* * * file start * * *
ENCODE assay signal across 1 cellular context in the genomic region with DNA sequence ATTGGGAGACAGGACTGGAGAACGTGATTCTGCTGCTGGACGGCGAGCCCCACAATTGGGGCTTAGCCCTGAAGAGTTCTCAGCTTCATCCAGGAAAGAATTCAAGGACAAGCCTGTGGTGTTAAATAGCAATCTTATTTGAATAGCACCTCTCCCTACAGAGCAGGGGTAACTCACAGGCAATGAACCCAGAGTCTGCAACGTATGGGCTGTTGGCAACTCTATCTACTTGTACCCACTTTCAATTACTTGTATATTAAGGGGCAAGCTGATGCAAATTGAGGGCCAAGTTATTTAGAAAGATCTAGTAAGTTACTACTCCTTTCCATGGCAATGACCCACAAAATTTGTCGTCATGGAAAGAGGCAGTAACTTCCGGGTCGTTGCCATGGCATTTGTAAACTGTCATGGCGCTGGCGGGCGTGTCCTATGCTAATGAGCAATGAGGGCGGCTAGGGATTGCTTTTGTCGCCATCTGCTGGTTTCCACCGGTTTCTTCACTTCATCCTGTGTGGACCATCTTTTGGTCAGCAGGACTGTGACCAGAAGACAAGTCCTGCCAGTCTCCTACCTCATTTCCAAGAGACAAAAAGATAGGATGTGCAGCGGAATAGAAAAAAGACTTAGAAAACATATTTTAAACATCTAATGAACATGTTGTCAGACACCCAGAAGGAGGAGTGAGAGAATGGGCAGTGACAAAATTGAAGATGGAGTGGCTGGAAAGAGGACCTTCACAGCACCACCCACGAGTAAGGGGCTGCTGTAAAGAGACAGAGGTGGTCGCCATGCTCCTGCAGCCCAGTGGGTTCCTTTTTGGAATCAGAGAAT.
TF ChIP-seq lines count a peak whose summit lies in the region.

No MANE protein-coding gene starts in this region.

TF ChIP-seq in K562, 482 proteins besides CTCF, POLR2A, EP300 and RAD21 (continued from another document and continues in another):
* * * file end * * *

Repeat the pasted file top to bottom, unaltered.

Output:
ENCODE assay signal across 1 cellular context in the genomic region with DNA sequence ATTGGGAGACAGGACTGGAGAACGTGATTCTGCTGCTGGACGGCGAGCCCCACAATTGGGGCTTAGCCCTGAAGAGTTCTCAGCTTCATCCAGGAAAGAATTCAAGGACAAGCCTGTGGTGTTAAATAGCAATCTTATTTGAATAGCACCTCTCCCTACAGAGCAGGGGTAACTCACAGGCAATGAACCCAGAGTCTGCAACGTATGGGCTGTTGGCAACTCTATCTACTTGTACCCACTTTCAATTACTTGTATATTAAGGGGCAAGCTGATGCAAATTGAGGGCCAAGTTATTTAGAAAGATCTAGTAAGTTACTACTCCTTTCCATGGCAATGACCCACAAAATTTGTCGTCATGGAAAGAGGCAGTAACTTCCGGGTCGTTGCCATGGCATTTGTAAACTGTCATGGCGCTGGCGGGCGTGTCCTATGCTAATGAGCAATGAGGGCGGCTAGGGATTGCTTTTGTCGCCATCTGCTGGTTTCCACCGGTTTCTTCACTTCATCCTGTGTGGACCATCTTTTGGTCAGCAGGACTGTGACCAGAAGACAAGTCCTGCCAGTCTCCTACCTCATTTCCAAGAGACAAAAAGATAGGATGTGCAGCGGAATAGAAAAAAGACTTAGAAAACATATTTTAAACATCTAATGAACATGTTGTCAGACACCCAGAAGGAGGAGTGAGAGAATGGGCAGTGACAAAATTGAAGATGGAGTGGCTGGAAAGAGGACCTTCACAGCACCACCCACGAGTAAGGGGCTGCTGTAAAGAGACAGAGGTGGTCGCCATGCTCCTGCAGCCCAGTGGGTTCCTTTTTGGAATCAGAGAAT.
TF ChIP-seq lines count a peak whose summit lies in the region.

No MANE protein-coding gene starts in this region.

TF ChIP-seq in K562, 482 proteins besides CTCF, POLR2A, EP300 and RAD21 (continued from another document and continues in another):